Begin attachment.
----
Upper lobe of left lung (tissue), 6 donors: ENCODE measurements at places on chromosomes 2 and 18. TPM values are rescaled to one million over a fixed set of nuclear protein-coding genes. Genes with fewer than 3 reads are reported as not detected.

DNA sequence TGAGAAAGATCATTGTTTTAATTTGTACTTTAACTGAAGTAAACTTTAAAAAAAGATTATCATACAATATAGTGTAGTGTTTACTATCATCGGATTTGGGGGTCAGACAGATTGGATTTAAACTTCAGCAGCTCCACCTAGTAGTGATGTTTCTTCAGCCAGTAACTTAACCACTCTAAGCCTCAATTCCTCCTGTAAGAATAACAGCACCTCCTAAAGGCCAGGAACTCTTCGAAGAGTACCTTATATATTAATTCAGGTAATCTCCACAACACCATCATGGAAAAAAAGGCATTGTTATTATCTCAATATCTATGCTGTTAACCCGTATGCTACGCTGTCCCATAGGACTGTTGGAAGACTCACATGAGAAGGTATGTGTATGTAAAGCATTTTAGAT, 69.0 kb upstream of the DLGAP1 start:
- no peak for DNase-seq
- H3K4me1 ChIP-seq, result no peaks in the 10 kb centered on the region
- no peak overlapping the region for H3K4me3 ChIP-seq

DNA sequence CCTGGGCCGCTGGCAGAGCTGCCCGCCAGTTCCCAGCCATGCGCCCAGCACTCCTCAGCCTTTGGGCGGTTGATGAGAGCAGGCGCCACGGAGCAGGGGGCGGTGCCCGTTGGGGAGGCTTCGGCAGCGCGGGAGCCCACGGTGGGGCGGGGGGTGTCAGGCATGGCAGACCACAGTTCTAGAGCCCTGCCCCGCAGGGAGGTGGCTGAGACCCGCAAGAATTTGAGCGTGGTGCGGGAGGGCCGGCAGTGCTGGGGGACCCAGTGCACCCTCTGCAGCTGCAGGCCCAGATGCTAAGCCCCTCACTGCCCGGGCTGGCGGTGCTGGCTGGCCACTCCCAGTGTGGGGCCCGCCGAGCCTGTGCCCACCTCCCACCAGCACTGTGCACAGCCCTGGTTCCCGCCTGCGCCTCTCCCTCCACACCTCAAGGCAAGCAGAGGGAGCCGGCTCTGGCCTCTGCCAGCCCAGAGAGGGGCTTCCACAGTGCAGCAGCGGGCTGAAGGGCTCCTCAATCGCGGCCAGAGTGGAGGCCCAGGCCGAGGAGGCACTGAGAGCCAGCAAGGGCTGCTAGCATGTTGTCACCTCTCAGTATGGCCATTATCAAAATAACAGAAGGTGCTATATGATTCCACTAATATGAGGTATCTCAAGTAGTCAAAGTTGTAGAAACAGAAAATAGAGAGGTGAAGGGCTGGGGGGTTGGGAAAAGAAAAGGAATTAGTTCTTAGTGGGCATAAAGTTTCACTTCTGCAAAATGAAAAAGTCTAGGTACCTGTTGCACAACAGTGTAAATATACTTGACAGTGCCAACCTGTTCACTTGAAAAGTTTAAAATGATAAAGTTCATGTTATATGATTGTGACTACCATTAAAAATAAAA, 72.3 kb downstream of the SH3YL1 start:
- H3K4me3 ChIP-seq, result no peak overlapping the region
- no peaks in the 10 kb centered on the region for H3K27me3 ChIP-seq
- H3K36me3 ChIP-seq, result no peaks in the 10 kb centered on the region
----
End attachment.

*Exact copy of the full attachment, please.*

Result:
Upper lobe of left lung (tissue), 6 donors: ENCODE measurements at places on chromosomes 2 and 18. TPM values are rescaled to one million over a fixed set of nuclear protein-coding genes. Genes with fewer than 3 reads are reported as not detected.

DNA sequence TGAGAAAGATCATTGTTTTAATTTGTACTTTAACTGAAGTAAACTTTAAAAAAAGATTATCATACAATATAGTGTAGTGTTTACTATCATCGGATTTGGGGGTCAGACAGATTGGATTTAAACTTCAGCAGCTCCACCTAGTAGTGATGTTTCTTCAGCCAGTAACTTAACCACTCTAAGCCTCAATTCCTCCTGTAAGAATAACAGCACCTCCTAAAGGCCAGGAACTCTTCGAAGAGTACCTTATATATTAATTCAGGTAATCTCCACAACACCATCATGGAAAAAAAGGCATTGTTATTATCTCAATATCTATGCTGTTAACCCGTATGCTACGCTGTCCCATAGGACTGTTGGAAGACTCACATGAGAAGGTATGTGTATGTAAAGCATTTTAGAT, 69.0 kb upstream of the DLGAP1 start:
- no peak for DNase-seq
- H3K4me1 ChIP-seq, result no peaks in the 10 kb centered on the region
- no peak overlapping the region for H3K4me3 ChIP-seq

DNA sequence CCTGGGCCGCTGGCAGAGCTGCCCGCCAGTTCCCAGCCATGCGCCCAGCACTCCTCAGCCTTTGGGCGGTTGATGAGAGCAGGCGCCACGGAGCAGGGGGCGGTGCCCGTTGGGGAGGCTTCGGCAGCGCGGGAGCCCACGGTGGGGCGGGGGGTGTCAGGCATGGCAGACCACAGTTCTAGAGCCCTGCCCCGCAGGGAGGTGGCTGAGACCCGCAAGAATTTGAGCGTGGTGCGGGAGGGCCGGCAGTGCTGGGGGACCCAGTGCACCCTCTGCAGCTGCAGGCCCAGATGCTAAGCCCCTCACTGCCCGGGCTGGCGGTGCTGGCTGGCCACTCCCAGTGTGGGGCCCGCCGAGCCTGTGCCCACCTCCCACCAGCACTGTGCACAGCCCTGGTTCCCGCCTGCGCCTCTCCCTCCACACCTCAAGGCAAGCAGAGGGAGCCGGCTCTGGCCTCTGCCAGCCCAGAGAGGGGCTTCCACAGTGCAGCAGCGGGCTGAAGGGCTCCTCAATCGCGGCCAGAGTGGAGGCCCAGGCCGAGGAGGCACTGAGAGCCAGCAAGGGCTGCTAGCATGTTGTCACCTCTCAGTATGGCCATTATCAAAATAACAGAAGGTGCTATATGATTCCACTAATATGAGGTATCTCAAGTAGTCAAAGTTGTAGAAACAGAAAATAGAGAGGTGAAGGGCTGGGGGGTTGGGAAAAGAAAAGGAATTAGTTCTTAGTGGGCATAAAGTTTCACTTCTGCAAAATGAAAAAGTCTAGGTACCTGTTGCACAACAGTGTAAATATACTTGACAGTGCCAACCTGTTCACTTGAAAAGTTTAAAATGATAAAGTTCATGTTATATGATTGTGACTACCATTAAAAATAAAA, 72.3 kb downstream of the SH3YL1 start:
- H3K4me3 ChIP-seq, result no peak overlapping the region
- no peaks in the 10 kb centered on the region for H3K27me3 ChIP-seq
- H3K36me3 ChIP-seq, result no peaks in the 10 kb centered on the region